I will say that being so far from each coast limits availabilty, if you keep cost with in reason. But we have every intention to keep as close as possible to the MBA list. This was mentioned in our first press with the Oberlin newspaper.

We don't mention the farms or guidlines we implement on our dinner menu. Our lunch menu has a list of local farms. I think people have come to expect such standards from the Black River Cafe, and it only takes an occasional nudge to remind everyone.

It is somehting i take to heart, and luckily I found a restauranture in Joe who has simlilar ideas.

Rachel said...

Hey Michael -- is "whitefish" at all similar to New Zealand "whitebait?"

Anonymous said...

What to do? Many wild species are over fished yet people have been taught that farm raised is bad.

Salty

Michael Walsh said...

Salty, What i've come to learn while reading up on responsible fish purchasing is that there is a good way and a bad way to fish for or farm almost any species. For example specific populations are different like the Atlantic and Pacific cod, or the fishing method is different like line-caught, or Pot caught cod are more responsible than trawling. In the past I've never thought to order the Pacific line caught cod, I just said, "gimme 10 pounds of the least expensive cod you have."

I found this fact sheet about fish farming to be very informative:

http://www.montereybayaquarium.org/cr/cr_seafoodwatch/content/media/MBA_SeafoodWatch_AquacultureFactCards.pdf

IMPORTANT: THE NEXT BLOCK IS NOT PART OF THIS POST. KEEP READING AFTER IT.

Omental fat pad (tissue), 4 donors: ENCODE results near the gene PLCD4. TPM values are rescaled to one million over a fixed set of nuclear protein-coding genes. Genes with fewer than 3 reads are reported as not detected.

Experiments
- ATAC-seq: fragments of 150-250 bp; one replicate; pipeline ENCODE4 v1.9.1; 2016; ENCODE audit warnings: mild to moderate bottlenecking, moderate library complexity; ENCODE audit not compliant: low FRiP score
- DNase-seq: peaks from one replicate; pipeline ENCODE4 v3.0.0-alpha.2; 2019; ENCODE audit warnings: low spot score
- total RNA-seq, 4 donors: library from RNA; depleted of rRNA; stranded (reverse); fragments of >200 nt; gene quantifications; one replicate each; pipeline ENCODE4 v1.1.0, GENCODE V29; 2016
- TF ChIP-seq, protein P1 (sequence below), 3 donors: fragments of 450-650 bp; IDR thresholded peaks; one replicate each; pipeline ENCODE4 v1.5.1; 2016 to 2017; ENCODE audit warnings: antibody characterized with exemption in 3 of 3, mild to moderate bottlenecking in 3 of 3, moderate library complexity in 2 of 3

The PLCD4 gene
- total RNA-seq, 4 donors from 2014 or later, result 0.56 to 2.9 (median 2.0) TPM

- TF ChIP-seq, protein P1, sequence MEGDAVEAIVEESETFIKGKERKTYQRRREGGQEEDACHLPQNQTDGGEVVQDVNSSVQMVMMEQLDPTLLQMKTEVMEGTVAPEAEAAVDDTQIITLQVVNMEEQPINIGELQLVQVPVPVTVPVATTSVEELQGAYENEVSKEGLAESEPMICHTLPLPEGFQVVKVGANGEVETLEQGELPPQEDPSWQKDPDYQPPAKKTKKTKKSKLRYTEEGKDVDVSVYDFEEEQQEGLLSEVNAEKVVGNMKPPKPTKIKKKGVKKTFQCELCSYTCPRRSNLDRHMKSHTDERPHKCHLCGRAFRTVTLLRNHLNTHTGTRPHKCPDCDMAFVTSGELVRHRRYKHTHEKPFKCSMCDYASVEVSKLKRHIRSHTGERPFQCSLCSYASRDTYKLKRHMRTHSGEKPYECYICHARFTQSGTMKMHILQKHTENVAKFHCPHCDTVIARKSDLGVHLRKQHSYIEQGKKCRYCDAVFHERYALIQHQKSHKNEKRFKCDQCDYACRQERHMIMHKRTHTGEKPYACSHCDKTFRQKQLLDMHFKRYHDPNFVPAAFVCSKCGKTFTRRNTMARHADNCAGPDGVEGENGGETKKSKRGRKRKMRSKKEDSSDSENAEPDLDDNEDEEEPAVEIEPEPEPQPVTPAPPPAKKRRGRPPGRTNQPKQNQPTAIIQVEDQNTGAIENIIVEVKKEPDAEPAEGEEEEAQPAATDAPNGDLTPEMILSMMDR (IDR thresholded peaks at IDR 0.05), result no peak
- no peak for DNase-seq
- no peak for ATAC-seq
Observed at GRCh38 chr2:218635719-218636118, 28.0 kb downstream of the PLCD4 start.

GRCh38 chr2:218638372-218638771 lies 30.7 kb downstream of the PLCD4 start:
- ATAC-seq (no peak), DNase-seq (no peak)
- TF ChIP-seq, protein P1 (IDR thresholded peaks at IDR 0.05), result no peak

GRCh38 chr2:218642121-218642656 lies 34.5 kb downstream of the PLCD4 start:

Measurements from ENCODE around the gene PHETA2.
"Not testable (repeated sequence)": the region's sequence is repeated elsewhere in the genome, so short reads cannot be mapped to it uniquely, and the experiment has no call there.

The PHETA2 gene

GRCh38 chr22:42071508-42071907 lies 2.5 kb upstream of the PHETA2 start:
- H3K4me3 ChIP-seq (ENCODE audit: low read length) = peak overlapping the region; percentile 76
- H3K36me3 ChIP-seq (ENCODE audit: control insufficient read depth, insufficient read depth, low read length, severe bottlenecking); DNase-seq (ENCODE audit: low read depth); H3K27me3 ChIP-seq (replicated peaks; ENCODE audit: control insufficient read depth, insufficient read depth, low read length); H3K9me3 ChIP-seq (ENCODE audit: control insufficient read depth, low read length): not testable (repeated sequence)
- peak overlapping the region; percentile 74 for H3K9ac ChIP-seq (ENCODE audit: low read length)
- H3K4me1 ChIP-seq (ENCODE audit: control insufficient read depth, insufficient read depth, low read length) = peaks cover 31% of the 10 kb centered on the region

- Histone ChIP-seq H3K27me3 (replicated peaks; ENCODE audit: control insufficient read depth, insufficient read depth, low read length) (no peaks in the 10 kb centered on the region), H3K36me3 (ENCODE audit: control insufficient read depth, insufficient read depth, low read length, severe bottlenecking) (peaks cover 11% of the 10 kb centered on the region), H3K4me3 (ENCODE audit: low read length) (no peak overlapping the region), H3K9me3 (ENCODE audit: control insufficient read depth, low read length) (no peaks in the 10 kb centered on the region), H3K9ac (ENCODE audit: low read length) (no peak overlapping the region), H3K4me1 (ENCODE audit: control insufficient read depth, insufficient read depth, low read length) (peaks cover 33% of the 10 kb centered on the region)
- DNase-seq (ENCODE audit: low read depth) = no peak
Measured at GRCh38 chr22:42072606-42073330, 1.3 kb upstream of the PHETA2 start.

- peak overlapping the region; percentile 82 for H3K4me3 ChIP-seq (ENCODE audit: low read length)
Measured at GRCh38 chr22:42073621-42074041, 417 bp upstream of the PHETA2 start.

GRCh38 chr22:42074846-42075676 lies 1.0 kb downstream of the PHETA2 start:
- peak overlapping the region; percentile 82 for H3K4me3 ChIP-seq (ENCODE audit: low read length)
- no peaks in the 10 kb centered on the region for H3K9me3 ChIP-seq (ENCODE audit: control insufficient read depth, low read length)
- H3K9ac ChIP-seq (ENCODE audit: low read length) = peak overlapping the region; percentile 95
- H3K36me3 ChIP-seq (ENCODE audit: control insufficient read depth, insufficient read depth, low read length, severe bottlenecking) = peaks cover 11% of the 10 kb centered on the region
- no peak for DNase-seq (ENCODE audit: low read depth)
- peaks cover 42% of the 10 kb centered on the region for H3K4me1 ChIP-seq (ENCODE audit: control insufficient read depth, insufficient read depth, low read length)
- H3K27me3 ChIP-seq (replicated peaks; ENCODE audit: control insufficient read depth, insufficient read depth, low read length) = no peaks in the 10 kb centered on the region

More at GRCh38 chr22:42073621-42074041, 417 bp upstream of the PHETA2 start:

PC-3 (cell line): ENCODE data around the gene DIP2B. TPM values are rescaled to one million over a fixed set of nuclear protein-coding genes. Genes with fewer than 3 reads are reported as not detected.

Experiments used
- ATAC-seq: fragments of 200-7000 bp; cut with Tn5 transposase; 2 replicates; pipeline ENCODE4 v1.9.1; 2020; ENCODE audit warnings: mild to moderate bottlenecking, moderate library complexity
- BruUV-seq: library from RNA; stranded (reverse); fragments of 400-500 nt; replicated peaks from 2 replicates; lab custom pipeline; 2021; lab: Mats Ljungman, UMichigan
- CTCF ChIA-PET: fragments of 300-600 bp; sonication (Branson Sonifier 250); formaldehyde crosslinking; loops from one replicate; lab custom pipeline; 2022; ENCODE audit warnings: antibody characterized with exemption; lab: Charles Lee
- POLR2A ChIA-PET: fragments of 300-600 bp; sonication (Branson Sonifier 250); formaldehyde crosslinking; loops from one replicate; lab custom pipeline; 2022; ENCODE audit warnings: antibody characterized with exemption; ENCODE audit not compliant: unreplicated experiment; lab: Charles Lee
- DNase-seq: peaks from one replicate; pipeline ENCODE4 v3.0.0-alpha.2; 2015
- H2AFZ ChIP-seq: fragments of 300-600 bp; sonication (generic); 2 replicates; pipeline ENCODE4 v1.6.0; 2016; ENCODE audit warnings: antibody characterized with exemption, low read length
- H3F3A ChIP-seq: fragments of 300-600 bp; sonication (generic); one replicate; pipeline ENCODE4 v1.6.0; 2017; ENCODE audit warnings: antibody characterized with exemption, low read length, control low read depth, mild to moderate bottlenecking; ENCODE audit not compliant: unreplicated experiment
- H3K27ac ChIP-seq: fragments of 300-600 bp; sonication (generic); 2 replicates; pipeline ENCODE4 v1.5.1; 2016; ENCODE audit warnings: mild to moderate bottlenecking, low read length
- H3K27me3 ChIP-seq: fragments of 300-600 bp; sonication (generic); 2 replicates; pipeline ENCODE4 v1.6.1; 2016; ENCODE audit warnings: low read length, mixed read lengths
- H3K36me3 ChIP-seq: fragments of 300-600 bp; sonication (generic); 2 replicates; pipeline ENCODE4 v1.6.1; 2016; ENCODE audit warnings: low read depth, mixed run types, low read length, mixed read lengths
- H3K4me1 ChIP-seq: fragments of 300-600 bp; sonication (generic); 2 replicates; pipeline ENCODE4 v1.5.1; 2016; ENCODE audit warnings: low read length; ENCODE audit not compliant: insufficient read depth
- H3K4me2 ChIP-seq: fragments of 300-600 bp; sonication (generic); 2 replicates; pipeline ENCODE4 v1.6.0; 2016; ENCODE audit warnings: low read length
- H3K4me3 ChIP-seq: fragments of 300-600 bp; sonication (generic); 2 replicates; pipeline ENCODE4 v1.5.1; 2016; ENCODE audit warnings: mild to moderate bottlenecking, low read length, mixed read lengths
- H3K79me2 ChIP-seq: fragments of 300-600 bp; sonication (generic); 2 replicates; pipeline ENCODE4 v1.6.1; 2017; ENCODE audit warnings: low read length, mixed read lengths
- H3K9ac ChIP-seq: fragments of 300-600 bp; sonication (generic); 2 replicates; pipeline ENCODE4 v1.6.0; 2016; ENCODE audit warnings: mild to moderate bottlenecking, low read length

People need to be re-educated about fish farming because, like you say the average guy has the impression that all farmed fish is bad because giant commercial salmon farms have pushed the evelope and crossed the line from good to bad.

Michael Walsh said...

Oh dear Rachel, Lake Whitefish are nothing like the slimy, transucent larvea refered to as New Zealand Whitebait.

Whitefish populations plummeted in the 70's and 80's due to overfishing and pollution of the Great Lakes. The re-population of their stocks is a great success story in both evironmental cleansing and fishing management. In the upper peninsula of Michigan Whitefish is unbelievably popular. It's sold smoked at gas stations next to the beef jerky! Along with any other possible cooking method you could think of. The fish is as you could imagine white! flakey, and mild lacking many other distiguishing characteristics, very much unlike Whitebait.

Rachel said...

Wow -- you make Whitebait sound horrible. I found it SUPER yummy! Mmmmm...I am dreaming right now of a hot Whitebait sandwich with fresh herbs. Yum! I'll have to try this Whitefish next time I go visit my parents in their brand new locale in Traverse City.

Michael Walsh said...

Sorry to downtalk NZ whitebait, but the research I did revealed somehthing of a regional delicasy to say the least.

So you folks live in Traverse City now? I thought that was the Cherry, or maybe Blueberry capital of the midwest? I'm sure you can find some smoked whitefish there. If you get a chance to visit Mackena island, wow, they eat whitefish morning, day and night.

Scott Sebastian said...

I have a place in Door County Wisconsin. It's that large penninsula in Wisconsin that sticks out into Lake Michigan. Whitefish is HUGE! The local delicacy is what's called a "fish boil", most popular restaurants feature a fish boil during tourist season. It's always outdoors and over an open fire. Google Door County fish boil sometime.

It's a relative of trout and salmon, high oil content.